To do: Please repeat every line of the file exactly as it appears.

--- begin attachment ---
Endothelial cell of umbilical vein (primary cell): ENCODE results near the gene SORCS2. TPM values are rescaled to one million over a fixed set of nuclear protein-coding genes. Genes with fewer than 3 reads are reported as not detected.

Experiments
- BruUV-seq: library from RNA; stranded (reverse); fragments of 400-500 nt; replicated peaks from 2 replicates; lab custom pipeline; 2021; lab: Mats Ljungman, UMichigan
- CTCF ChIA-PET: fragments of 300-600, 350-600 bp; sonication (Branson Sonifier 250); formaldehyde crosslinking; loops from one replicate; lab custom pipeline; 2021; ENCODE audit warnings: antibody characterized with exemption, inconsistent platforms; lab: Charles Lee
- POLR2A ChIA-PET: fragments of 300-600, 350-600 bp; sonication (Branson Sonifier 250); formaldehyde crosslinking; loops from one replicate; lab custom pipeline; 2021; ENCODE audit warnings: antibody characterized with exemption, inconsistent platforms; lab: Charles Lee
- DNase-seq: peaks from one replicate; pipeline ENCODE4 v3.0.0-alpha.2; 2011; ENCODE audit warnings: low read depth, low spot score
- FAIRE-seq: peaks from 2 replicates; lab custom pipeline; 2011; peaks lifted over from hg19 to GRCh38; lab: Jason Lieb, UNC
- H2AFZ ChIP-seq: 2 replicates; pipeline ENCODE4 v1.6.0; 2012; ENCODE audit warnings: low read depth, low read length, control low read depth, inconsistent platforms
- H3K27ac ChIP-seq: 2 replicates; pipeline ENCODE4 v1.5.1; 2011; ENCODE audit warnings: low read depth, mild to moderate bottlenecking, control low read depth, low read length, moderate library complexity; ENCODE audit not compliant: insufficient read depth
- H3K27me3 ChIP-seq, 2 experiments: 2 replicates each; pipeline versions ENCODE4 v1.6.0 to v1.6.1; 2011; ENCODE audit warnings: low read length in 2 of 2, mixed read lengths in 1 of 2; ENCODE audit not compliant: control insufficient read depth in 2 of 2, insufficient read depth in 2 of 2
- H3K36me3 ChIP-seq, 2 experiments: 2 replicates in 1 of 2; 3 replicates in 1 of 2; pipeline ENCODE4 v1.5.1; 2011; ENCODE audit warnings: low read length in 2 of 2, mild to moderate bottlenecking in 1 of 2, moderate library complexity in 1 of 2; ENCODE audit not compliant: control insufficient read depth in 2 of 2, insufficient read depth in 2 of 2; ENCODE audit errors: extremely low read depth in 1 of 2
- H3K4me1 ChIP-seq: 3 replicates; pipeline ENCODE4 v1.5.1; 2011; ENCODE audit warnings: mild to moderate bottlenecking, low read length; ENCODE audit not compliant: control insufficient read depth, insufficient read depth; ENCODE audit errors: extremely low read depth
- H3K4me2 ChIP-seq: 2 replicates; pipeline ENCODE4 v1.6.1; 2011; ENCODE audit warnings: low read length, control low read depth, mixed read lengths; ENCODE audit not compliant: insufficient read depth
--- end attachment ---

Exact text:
Endothelial cell of umbilical vein (primary cell): ENCODE results near the gene SORCS2. TPM values are rescaled to one million over a fixed set of nuclear protein-coding genes. Genes with fewer than 3 reads are reported as not detected.

Experiments
- BruUV-seq: library from RNA; stranded (reverse); fragments of 400-500 nt; replicated peaks from 2 replicates; lab custom pipeline; 2021; lab: Mats Ljungman, UMichigan
- CTCF ChIA-PET: fragments of 300-600, 350-600 bp; sonication (Branson Sonifier 250); formaldehyde crosslinking; loops from one replicate; lab custom pipeline; 2021; ENCODE audit warnings: antibody characterized with exemption, inconsistent platforms; lab: Charles Lee
- POLR2A ChIA-PET: fragments of 300-600, 350-600 bp; sonication (Branson Sonifier 250); formaldehyde crosslinking; loops from one replicate; lab custom pipeline; 2021; ENCODE audit warnings: antibody characterized with exemption, inconsistent platforms; lab: Charles Lee
- DNase-seq: peaks from one replicate; pipeline ENCODE4 v3.0.0-alpha.2; 2011; ENCODE audit warnings: low read depth, low spot score
- FAIRE-seq: peaks from 2 replicates; lab custom pipeline; 2011; peaks lifted over from hg19 to GRCh38; lab: Jason Lieb, UNC
- H2AFZ ChIP-seq: 2 replicates; pipeline ENCODE4 v1.6.0; 2012; ENCODE audit warnings: low read depth, low read length, control low read depth, inconsistent platforms
- H3K27ac ChIP-seq: 2 replicates; pipeline ENCODE4 v1.5.1; 2011; ENCODE audit warnings: low read depth, mild to moderate bottlenecking, control low read depth, low read length, moderate library complexity; ENCODE audit not compliant: insufficient read depth
- H3K27me3 ChIP-seq, 2 experiments: 2 replicates each; pipeline versions ENCODE4 v1.6.0 to v1.6.1; 2011; ENCODE audit warnings: low read length in 2 of 2, mixed read lengths in 1 of 2; ENCODE audit not compliant: control insufficient read depth in 2 of 2, insufficient read depth in 2 of 2
- H3K36me3 ChIP-seq, 2 experiments: 2 replicates in 1 of 2; 3 replicates in 1 of 2; pipeline ENCODE4 v1.5.1; 2011; ENCODE audit warnings: low read length in 2 of 2, mild to moderate bottlenecking in 1 of 2, moderate library complexity in 1 of 2; ENCODE audit not compliant: control insufficient read depth in 2 of 2, insufficient read depth in 2 of 2; ENCODE audit errors: extremely low read depth in 1 of 2
- H3K4me1 ChIP-seq: 3 replicates; pipeline ENCODE4 v1.5.1; 2011; ENCODE audit warnings: mild to moderate bottlenecking, low read length; ENCODE audit not compliant: control insufficient read depth, insufficient read depth; ENCODE audit errors: extremely low read depth
- H3K4me2 ChIP-seq: 2 replicates; pipeline ENCODE4 v1.6.1; 2011; ENCODE audit warnings: low read length, control low read depth, mixed read lengths; ENCODE audit not compliant: insufficient read depth